Nearshore Americas

Uruguay’s Investment Climate is Favourable, Says United States

The United States has lauded Uruguay for maintaining ‘a favorable investment climate’, telling American firms that the South American country could be an ideal place for setting up goods distribution centers in the region.

Uruguay has a stable legal system in which foreign and national investments are treated alike. And it does not discriminate against foreign investors, the US State Department has said in its 2019 Investment Climate Statements.

More than 120 US firms have invested in Uruguay, with forestry, tourism, hotels, administrative services, and telecommunications, being the major sectors with American investment.

“With a small market of high-income consumers, Uruguay can also be a good test market for U.S. products,” the report noted.

The South American country’s attractions are its extensive free trade zones, free ports, stable political climate, and wealthy population. Moreover, in Uruguay, unlike many other countries in the region, foreign investors are not tempted or forced to bribe officials and politicians.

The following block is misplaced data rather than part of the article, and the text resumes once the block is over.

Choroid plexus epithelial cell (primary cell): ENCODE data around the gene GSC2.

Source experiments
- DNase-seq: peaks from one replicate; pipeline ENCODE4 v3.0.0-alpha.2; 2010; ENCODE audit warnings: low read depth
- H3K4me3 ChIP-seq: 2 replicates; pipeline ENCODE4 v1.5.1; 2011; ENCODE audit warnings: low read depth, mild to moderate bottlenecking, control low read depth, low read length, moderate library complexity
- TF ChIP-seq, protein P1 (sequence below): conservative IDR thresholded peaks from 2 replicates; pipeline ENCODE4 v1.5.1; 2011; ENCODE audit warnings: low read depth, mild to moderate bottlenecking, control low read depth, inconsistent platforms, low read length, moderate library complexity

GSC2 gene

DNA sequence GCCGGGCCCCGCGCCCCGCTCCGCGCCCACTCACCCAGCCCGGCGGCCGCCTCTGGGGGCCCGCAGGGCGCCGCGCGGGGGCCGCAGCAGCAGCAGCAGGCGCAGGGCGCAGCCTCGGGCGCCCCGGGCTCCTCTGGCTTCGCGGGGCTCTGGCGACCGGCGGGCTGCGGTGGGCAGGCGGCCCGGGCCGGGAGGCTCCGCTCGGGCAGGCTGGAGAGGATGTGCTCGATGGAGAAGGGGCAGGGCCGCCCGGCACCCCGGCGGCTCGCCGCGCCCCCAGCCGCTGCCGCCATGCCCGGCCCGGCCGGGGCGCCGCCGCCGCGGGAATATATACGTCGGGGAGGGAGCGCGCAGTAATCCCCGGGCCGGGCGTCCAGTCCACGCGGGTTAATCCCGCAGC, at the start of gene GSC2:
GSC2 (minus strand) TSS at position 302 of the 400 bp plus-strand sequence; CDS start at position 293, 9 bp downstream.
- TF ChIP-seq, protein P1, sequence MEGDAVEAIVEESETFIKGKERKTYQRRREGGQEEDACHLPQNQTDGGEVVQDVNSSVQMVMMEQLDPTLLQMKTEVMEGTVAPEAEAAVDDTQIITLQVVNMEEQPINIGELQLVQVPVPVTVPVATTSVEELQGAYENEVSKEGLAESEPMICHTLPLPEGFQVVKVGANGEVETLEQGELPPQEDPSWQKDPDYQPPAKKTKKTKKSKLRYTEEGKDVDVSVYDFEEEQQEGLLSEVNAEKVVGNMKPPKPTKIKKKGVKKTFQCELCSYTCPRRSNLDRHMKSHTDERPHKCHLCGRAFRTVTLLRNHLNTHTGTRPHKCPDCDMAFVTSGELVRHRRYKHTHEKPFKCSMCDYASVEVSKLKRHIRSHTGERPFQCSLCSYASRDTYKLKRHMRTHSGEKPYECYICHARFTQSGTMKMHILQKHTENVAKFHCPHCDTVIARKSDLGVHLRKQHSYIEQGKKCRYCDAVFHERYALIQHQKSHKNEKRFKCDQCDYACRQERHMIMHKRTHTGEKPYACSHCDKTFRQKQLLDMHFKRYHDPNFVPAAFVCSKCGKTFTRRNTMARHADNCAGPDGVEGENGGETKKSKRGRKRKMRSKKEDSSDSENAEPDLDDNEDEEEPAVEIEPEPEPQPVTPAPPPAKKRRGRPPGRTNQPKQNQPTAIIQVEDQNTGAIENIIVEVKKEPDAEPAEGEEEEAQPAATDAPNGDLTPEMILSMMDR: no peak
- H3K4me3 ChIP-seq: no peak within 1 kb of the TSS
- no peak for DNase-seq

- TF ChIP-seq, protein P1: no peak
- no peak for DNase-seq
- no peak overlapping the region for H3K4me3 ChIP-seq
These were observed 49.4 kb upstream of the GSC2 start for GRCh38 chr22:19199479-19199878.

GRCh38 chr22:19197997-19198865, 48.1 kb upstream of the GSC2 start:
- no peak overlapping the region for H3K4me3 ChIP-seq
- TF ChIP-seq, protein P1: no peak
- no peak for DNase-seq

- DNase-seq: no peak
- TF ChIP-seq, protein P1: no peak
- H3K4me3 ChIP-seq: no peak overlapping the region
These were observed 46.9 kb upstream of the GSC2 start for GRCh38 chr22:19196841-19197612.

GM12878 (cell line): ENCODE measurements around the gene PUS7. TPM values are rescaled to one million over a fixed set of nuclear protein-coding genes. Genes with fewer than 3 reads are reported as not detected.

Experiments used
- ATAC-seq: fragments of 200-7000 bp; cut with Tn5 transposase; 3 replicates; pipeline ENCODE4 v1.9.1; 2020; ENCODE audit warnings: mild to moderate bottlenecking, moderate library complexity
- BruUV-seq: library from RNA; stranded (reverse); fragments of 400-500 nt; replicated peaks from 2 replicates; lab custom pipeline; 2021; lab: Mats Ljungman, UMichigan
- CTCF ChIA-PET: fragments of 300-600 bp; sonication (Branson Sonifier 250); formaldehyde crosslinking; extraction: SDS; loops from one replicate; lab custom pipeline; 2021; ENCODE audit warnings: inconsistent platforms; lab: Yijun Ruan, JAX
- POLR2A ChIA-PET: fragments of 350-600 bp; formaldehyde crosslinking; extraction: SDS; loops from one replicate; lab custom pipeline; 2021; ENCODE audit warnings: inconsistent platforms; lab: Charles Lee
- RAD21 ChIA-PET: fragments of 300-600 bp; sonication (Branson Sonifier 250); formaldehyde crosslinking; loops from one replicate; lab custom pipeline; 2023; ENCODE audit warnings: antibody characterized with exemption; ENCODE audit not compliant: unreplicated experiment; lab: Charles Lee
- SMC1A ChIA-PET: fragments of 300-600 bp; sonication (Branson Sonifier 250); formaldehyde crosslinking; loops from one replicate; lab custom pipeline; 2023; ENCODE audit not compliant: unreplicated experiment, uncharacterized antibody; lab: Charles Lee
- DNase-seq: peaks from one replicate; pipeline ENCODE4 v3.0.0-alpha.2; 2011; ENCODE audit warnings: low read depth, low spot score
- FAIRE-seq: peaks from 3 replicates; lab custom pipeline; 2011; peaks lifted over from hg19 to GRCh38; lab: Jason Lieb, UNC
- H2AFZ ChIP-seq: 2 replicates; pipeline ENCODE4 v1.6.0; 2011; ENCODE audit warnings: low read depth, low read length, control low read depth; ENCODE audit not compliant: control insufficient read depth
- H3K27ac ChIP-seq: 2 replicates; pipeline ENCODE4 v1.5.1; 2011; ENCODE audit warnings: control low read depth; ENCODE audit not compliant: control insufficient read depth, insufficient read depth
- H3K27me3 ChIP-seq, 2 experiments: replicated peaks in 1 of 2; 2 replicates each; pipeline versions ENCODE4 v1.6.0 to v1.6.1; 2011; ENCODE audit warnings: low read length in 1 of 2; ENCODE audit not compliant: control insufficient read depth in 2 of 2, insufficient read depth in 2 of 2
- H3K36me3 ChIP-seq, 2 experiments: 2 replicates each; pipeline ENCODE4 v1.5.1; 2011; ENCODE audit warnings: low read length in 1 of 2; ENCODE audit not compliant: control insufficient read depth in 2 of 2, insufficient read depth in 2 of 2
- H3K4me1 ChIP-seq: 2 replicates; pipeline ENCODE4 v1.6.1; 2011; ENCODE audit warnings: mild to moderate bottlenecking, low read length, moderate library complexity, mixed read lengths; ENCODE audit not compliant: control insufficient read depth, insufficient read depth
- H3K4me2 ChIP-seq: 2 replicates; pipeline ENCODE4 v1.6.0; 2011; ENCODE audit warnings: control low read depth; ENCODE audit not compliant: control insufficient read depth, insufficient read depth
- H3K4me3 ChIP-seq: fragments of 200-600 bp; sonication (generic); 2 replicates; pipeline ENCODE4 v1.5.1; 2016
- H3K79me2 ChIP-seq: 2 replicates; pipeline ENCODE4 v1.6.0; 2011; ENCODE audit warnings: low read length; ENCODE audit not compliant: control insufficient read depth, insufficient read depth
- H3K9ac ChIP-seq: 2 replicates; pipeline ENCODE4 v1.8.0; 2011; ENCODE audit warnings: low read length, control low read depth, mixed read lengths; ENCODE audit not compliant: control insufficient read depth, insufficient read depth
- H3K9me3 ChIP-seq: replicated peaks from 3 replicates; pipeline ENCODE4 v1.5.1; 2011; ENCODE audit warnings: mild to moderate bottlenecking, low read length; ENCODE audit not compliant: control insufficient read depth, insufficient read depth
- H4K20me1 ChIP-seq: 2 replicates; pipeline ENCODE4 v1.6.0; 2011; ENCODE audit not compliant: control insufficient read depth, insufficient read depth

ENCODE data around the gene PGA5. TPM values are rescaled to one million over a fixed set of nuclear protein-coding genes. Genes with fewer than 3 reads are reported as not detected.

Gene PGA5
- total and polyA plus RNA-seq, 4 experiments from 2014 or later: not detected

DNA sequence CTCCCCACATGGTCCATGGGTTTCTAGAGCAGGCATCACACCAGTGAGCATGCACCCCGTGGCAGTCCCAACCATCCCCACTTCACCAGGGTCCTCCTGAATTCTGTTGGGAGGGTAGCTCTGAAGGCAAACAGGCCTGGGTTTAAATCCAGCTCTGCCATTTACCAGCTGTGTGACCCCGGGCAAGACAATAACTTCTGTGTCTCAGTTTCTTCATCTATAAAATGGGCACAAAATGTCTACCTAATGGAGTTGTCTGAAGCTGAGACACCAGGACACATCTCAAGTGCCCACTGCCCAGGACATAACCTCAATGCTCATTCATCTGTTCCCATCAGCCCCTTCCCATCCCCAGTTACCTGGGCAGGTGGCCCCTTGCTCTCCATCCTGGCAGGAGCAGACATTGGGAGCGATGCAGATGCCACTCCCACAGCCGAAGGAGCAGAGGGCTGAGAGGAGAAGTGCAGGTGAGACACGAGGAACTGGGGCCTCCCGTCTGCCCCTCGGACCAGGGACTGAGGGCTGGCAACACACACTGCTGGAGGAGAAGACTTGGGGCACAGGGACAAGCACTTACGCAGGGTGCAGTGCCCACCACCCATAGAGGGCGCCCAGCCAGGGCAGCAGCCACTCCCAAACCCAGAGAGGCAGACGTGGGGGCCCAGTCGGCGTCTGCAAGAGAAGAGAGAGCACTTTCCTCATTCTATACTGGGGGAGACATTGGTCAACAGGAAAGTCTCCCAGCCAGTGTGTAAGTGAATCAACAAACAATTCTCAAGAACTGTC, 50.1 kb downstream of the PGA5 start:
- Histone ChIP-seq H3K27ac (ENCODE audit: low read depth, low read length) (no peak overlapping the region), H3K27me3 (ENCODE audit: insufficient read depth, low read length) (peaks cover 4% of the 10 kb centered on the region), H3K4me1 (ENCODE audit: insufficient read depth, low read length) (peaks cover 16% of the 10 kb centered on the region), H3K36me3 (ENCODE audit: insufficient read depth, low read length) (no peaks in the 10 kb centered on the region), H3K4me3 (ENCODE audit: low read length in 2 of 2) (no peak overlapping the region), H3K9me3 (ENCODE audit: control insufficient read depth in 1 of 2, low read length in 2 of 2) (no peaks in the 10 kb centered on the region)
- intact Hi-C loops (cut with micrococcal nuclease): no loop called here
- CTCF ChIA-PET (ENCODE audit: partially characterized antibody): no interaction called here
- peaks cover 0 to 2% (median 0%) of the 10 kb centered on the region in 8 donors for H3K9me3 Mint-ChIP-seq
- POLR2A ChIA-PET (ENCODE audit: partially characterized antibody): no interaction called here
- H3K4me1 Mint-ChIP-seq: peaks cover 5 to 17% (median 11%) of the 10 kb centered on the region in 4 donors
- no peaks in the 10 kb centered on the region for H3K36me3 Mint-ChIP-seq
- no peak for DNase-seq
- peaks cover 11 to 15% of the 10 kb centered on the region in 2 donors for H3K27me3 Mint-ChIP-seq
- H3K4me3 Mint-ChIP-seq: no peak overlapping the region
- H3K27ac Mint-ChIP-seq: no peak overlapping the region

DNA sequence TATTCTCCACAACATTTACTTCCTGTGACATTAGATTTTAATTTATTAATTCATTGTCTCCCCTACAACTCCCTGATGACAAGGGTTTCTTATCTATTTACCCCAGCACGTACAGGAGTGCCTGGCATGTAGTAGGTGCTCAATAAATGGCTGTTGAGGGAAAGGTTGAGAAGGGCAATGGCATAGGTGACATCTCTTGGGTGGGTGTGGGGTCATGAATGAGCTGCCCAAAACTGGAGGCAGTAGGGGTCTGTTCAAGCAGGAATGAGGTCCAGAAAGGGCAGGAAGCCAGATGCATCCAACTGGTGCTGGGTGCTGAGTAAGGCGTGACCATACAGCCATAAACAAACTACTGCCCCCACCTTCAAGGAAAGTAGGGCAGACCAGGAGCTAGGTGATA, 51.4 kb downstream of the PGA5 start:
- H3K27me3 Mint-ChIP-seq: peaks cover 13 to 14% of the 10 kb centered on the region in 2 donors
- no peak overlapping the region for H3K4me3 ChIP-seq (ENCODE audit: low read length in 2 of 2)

A 2018 survey by the country’s export and investment promotion agency and the Ministry of Economy showed that almost all investors were highly satisfied with Uruguay´s free trade zones and free ports.

The United States does not have a double-taxation treaty with Uruguay but does have a bilateral investment treaty.

Interestingly, the US did not express concern about Uruguay’s growing trade relations with China. Uruguay is the first country in the Southern Cone to join the Chinese One Belt One Road initiative.

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Both domestic and foreign investments have somewhat slowed down in Uruguay in recent years, yet international rating agencies are giving better ratings to the country. Standard & Poor’s and Moody’s rate Uruguay two steps above the investment-grade threshold with a stable outlook.

Narayan Ammachchi

News Editor for Nearshore Americas, Narayan Ammachchi is a career journalist with a decade of experience in politics and international business. He works out of his base in the Indian Silicon City of Bangalore.

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